Panic Attacks - what they are and how they can be treated
A panic attack is a sudden feeling of intense terror that may occur in certain situations or for no apparent reason. Some people will take a trip to the ER thinking they’ve had a a heart attack.
All About Panic Attacks
Panic attacks and anxiety disorders don’t necessarily go hand in hand; however, a panic attack is a common symptom of an anxiety disorder.
Symptoms of a panic attack may include:
Shortness of breath
The cause of panic attacks is unknown, but they may be related to a chemical response in the brain, caused by actual threatening or stressful events or by thinking about stressful events. The brain response leads to physiological changes in the body, such as shallow breathing and rapid heartbeat.
While some people say they feel like they are going to die or go crazy, panic attacks are treatable.
Panic or anxiety attacks are common. Panic disorders are less common and only affect two percent of the population. A panic disorder may be diagnosed if the person is having frequent attacks.
There are two forms of treatment for panic attacks – psychotherapy and medication.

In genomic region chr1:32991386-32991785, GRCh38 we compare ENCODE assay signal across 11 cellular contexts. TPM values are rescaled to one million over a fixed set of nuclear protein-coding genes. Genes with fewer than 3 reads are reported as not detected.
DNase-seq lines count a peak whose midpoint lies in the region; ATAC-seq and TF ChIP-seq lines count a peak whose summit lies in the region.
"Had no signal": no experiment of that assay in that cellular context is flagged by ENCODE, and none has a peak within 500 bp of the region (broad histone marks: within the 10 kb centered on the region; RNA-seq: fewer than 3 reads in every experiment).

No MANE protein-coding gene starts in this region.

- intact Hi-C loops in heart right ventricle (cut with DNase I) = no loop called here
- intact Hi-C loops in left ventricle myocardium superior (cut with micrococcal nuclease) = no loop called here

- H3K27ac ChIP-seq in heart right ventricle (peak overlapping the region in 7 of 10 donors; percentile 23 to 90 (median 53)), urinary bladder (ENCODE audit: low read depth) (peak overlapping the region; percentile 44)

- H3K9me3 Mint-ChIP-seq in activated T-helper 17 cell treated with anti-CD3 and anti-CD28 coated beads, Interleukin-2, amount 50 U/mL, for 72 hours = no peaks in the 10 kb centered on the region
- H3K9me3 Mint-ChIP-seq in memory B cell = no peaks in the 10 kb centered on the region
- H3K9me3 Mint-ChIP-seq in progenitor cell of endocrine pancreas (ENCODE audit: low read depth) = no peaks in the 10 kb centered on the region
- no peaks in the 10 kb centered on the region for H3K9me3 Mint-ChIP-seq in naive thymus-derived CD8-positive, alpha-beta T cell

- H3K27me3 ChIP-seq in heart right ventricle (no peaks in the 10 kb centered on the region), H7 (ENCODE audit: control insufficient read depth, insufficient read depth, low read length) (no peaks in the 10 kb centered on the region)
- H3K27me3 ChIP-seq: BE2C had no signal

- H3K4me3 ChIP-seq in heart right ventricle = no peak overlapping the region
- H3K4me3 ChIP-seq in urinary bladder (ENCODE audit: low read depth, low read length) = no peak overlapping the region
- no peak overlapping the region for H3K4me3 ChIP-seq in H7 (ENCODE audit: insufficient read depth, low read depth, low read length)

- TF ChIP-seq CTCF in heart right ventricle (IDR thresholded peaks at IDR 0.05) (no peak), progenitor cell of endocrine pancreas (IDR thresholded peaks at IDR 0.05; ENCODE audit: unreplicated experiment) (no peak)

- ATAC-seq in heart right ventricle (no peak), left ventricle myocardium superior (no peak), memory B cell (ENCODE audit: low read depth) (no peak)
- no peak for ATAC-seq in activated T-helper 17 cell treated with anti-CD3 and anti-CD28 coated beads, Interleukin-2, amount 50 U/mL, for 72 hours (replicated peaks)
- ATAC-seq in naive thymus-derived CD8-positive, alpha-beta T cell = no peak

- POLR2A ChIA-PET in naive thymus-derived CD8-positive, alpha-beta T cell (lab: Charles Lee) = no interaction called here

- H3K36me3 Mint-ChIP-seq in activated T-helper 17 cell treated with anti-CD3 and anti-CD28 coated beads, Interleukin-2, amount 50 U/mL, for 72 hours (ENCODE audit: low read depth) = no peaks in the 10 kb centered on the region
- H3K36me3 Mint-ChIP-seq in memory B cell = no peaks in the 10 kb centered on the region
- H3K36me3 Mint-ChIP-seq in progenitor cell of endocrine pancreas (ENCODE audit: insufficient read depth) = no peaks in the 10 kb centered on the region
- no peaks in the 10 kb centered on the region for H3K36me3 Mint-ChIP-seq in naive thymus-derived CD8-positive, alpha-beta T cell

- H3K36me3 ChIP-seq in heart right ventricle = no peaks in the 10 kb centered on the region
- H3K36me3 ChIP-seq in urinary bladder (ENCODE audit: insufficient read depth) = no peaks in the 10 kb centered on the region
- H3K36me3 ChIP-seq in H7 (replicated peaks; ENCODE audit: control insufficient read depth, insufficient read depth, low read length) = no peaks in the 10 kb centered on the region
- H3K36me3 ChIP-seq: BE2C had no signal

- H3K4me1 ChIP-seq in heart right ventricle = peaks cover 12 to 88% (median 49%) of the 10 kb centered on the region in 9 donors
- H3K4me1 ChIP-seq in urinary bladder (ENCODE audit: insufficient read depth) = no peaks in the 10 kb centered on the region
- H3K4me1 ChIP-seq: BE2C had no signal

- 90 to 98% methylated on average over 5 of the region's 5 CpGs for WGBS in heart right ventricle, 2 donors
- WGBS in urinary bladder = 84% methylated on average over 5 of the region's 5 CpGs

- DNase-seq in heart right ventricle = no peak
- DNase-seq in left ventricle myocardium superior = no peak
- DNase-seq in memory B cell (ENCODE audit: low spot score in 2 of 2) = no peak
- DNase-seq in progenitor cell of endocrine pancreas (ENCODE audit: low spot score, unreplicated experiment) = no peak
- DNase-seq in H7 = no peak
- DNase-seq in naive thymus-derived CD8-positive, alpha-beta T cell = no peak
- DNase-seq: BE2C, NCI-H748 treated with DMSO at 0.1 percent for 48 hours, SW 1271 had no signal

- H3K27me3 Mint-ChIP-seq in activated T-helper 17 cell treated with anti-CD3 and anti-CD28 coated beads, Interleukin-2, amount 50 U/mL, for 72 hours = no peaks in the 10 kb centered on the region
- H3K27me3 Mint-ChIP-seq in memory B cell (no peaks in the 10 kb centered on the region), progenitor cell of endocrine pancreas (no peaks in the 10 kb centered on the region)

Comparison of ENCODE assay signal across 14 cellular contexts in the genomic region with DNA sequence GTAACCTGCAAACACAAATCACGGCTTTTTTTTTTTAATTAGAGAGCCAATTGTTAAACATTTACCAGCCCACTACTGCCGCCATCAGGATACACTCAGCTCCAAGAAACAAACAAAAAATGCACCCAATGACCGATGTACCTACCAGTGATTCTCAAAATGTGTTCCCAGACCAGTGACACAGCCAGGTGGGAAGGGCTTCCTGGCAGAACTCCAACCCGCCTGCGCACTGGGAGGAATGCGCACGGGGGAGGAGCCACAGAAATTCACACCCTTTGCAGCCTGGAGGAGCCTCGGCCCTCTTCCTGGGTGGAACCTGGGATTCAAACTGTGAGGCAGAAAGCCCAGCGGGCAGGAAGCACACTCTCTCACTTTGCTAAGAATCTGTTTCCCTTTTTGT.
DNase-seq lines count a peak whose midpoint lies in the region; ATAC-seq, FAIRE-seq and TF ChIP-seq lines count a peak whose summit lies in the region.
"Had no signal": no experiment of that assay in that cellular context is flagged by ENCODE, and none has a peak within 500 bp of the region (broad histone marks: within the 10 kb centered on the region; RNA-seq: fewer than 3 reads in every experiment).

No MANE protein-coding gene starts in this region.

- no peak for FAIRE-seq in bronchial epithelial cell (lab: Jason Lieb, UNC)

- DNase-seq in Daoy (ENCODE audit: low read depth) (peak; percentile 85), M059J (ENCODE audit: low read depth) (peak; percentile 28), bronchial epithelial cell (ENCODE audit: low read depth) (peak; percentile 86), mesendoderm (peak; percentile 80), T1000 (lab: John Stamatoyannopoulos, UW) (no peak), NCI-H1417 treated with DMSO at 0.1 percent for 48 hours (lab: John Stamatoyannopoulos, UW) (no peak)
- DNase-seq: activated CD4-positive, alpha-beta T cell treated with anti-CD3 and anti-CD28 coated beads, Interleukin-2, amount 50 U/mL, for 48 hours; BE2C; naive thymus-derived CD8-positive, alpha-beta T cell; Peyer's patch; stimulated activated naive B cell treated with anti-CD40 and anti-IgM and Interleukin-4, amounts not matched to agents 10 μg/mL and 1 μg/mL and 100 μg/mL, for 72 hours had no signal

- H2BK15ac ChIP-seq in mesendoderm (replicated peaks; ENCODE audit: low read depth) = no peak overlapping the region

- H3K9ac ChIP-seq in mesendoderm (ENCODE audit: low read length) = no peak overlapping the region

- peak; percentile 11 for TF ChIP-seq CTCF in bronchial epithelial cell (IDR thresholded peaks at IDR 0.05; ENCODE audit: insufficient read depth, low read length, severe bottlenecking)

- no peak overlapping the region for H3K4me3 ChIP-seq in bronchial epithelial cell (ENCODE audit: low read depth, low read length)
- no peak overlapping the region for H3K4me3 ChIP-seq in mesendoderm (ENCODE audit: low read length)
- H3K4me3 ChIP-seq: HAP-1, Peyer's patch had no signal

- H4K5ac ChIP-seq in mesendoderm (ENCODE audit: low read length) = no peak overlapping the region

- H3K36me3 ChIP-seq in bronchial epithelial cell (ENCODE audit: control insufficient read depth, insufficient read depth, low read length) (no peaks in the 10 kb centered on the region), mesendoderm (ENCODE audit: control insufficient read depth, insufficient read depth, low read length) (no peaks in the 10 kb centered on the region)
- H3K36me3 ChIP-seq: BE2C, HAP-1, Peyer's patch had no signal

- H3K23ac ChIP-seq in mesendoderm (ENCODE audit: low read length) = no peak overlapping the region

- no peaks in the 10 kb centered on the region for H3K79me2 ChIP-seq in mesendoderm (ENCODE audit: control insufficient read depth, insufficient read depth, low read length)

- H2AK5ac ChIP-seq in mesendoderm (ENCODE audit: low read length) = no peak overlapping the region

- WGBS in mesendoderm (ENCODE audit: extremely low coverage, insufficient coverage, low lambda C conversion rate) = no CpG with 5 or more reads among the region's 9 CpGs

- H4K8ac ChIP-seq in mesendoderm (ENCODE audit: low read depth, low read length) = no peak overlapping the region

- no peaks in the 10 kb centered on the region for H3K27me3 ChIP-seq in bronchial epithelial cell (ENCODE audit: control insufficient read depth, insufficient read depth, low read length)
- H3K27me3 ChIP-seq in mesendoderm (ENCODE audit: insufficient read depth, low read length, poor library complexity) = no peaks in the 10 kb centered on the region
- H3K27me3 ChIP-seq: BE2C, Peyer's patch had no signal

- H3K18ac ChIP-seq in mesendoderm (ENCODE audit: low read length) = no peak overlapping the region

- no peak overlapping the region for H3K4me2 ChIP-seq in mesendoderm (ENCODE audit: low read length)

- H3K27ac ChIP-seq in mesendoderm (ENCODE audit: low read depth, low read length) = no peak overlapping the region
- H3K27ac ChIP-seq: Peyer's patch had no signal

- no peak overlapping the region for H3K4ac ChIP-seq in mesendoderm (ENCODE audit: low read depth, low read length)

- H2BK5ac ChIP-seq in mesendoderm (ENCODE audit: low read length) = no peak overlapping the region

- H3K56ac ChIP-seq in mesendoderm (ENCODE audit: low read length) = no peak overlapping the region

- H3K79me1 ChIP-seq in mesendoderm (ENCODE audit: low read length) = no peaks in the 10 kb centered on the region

Psychotherapy is also known as talk therapy. This form of therapy helps the patient identify the situations that cause a panic attack. Different techniques, such as grounding techniques, can be used to avoid a panic attack from the outset of symptoms.
Medication, alone or with psychotherapy, may be useful in some cases. Medications come in three types of classifications:
Selective serotonin reuptake inhibitors (SSRIs). This class of drugs is generally safe with a low risk of serious side effects. Examples are Prozac, Lexapro, Paxil, and Zoloft.
Benzodiazepines. These sedatives are central nervous system depressants, such as Xanax or Klonopin. Benzodiazepines are generally used only on a short-term basis because they can cause mental or physical dependence.
Finding the right medication is usually trial and error. Your doctor can help you find the right medication or combination to treat your symptoms.
If panic attacks are disrupting your life, call now to set up an appointment with one of our therapists.